It had only been nine days since I'd cut my fingers, and my middle finger was nicely wrapped in gauze and bandages. When I told Greg that I wasn't able to play guitar for the last set of MWP5, a plan was hatched. Clayton Brown from the first band was going to join us on Ziggy Stardust and Suffragette City. Greg was now playing acoustic on The Man Who Sold the World, Sorrow, All the Young Dudes, Space Oddity and Rock and Roll Suicide. Kenji would sit in on Breaking Glass, Space Oddity, Ashes to Ashes, China Girl, Let's Dance, Under Pressure and the final song, Lazarus. In addition to all of her amazing lead guitar duties, Selina had also taken on the intro riff of All The Young Dudes. I thought she'd have to play lead on Lazarus too, but Shaun said during souncheck that the lead line was played on a bass! So, he was doing it, he he he... Also onstage with us were Matthew de la Hunty, Susanna Morley Wong and Riyaana Harman, who were providing additional backing vocals throughout the night (and dance moves). The house music lowered and we were ready to begin; first song - Changes! I stepped into the middle of the stage and took the mic. For this number, we had our core band of myself, Kieran, Shaun, Selina and Mark, with the backup singers and Tom Beech joining us at the end to play the saxophone solo. It felt a little unnerving to not have a guitar, a feeling I've mentioned several times already, but I did start to enjoy the freedom of not being strapped to an instrument as the number wore on. Love Mark's work on the keys on this one. Next up was The Man Who Sold the World, which was going feature James on lead vocals. Greg came onstage and picked up his acoustic and I picked up my guiro. I quite enjoyed the experience of playing percussion, and I hope that it sounded alright out front! He he he...I swapped between the guiro and the egg shaker, depending on which part of the song we were in. Greg moved to the middle microphone for a sing of Sorrow, while I stayed nearby and shook my egg.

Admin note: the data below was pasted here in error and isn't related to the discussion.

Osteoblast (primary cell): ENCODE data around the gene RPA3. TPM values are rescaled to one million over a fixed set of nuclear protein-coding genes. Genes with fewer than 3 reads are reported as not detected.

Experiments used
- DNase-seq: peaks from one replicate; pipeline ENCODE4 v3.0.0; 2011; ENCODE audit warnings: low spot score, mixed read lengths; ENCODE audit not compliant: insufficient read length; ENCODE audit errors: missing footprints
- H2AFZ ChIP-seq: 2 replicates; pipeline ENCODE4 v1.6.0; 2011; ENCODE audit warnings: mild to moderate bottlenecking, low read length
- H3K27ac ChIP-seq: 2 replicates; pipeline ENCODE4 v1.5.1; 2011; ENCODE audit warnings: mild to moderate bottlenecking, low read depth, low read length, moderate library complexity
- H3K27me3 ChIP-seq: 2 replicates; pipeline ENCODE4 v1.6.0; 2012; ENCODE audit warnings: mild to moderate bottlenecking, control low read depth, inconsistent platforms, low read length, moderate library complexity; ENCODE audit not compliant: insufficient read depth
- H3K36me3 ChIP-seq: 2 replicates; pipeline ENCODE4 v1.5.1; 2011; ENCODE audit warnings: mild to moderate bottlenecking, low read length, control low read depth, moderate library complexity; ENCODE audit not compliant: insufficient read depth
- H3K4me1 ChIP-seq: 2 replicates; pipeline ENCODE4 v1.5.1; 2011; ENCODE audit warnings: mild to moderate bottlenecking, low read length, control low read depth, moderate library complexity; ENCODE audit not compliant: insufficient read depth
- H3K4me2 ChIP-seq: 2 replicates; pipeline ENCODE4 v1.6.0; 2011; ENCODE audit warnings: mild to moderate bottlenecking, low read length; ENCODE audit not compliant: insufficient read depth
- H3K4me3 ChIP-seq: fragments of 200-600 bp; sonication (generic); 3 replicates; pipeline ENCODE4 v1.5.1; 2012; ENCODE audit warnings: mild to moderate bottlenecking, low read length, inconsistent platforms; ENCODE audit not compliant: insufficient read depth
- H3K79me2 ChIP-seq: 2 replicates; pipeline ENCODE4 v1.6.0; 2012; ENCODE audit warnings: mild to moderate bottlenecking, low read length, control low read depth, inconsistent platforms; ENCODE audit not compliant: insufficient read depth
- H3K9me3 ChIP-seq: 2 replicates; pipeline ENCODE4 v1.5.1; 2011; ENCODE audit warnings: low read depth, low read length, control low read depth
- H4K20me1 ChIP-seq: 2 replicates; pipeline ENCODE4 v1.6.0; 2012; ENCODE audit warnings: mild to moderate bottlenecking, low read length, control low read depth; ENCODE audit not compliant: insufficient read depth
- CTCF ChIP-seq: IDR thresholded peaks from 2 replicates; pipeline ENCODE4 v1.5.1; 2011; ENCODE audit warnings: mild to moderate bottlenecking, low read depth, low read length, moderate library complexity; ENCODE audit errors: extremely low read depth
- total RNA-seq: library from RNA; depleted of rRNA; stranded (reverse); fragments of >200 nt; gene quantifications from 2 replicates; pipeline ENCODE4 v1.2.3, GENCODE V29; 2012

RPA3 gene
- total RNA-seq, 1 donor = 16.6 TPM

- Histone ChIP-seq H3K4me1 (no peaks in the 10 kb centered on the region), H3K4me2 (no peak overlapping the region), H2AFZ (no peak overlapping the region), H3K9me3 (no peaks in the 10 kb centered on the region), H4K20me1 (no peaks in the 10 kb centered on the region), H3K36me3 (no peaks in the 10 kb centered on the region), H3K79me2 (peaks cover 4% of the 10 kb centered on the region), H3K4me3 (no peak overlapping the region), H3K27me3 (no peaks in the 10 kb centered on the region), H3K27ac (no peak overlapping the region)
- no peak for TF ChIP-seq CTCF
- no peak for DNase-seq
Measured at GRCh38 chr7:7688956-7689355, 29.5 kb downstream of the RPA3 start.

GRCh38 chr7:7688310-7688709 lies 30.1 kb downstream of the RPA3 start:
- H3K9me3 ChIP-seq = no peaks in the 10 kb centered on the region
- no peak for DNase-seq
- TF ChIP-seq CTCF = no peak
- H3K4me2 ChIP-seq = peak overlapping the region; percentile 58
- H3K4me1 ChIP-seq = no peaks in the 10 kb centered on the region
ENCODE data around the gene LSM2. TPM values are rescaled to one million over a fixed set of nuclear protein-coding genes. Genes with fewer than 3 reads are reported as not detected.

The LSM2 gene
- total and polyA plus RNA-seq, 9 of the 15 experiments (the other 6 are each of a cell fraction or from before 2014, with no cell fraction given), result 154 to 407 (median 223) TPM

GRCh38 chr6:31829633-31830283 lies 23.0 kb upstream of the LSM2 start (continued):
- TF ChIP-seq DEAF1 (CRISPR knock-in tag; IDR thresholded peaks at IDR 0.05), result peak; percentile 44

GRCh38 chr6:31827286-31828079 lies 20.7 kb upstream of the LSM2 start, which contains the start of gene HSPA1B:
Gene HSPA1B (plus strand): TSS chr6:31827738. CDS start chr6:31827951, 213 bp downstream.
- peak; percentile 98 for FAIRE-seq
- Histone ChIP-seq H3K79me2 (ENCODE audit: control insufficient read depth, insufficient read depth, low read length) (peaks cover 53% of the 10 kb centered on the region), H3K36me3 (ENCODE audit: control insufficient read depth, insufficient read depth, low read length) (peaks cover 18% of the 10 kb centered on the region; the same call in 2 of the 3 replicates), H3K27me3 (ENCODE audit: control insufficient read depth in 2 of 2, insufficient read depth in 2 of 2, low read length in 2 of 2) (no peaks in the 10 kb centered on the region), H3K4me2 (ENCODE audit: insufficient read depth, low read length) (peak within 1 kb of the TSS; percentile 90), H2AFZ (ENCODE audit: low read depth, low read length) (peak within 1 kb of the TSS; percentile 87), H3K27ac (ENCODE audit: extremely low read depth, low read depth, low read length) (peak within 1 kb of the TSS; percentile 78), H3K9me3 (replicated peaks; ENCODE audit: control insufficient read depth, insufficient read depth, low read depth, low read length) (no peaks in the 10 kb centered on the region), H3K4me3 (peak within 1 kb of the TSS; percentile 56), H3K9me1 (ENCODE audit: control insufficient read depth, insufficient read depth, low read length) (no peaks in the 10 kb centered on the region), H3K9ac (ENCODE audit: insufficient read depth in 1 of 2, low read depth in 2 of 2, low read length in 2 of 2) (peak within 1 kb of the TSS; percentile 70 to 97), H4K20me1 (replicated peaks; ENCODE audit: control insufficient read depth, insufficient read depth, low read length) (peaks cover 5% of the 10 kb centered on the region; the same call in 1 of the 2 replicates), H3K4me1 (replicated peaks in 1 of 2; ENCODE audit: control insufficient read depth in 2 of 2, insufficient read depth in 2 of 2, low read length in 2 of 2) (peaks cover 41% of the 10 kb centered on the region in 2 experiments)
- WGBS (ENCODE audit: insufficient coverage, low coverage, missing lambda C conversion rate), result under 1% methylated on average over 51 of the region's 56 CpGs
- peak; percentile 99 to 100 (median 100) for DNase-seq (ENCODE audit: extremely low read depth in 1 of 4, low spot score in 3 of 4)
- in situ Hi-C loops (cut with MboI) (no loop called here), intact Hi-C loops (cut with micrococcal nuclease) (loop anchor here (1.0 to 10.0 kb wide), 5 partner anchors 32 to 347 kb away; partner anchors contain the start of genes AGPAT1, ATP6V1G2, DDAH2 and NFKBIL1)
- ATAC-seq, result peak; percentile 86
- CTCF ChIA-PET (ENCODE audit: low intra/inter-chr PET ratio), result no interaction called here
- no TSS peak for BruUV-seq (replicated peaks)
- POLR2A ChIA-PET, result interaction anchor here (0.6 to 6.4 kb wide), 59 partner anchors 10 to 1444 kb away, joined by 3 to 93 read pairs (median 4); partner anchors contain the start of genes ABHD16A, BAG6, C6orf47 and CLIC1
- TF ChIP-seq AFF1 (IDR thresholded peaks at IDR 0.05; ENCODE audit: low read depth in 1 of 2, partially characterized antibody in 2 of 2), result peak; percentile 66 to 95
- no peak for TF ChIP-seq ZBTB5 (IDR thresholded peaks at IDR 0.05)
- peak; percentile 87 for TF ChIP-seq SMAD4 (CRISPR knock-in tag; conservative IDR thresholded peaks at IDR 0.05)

It was time for me to take the lead again, and we launched in All The Young Dudes. I really enjoyed singing this one! I always do, but it nice to not worry about the riff and the chords and just belt it out. During the chorus I was able to wave my arm along with the backup singers and the crowd, which was a lot of fun. With that song at its end, Greg left the stage and Kenji brought his electric on. Shaun and Kieran began the pulsing rhythm of Breaking Glass while Selina fired up the guitar riff! This is one of my favourite Bowie songs and I love, love, looooove singing it. Again, it was nice to be guitar-less and just concentrate on my vocal. It's great hearing Mark play those weird keyboard sounds, and that awesome refrain "You're such a wonderful person/But you got problems/Hooo ho ho hohhh!" is so much fun to sing! When the five of us conferred for the Clancy's Bowie gig, that was a definite inclusion. So stoked that we managed to sneak it into MWP5. After that song reached its end (always comes too quick, even when we stretch it out past its original running time of 1:52), I left the stage to make way for Jane Cornes-McLean and Carrie Lee, who were going to perform Space Oddity. Greg also returned with his acoustic. It was very bizarre watching from the sidelines. I loved listening to Selina's lead lines and Kenji's atmospheric guitar twangs, but I missed singing it; and I missed strumming the acoustic in THAT bit. It was the first moment where I felt disappointed and saddened by not being able to play guitar. No time to mope though, because after that track was Ashes to Ashes, wherein I was going to add some egg and backup vocals. Addison took the reins on this one, and to suit her range, we'd learnt the song up three semitones from the original key. I didn't need to worry about that anymore! It was nice being onstage with everybody, albeit in a reduced role. Tag time again, as Addison and I walked off for Laith to return to sing China Girl. Again, it was hard being off stage for this one, as I love playing it, but at least I could enjoy Selina's SRV solo and Shaun's bassline from the wings.